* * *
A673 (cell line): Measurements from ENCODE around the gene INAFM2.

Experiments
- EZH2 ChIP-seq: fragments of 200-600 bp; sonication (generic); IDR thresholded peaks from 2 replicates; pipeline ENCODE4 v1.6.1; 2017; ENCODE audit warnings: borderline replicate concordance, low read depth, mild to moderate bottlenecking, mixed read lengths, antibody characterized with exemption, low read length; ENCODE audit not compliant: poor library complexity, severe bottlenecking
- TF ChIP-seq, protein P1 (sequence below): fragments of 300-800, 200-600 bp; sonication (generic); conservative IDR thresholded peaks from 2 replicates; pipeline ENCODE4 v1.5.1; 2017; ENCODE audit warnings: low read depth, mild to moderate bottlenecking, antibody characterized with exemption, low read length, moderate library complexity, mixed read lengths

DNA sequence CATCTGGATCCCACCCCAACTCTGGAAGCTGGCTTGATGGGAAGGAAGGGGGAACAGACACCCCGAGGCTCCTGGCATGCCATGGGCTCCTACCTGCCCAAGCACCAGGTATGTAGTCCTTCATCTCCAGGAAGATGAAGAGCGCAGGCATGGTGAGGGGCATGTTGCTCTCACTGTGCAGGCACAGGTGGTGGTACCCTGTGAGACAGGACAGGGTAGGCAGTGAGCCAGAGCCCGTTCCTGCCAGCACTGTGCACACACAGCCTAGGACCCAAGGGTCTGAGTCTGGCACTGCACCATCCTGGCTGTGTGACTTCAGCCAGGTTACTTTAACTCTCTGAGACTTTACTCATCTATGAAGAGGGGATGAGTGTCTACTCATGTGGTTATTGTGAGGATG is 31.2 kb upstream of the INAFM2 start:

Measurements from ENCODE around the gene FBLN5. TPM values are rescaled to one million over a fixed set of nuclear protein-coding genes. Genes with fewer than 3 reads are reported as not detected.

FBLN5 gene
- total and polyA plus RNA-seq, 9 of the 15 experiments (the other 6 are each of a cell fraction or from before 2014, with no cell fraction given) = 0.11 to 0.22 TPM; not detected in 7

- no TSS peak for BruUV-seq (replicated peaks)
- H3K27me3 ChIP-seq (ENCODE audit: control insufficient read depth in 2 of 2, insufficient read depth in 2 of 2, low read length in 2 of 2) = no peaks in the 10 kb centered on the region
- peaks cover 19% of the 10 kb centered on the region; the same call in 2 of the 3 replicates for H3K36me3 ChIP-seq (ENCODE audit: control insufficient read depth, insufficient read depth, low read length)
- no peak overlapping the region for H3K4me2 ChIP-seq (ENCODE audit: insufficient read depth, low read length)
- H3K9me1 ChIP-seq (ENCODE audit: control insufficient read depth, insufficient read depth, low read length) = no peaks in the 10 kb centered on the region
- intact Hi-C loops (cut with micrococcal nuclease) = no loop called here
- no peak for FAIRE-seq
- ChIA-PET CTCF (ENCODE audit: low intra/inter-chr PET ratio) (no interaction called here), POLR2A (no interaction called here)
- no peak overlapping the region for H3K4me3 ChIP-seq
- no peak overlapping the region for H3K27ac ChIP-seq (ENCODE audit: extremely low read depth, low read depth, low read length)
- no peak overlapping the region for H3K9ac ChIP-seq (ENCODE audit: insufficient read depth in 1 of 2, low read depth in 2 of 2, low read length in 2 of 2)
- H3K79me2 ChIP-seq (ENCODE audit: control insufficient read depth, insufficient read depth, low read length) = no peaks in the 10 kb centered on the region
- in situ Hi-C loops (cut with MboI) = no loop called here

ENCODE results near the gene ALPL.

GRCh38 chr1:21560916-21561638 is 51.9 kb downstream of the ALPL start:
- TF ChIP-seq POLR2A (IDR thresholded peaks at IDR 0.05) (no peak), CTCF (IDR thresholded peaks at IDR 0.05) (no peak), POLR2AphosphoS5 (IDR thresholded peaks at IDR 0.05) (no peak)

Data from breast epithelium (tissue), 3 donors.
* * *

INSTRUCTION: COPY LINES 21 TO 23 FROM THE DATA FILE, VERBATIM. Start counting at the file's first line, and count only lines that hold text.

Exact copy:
- in situ Hi-C loops (cut with MboI) = no loop called here

ENCODE results near the gene ALPL.

GRCh38 chr1:21560916-21561638 is 51.9 kb downstream of the ALPL start: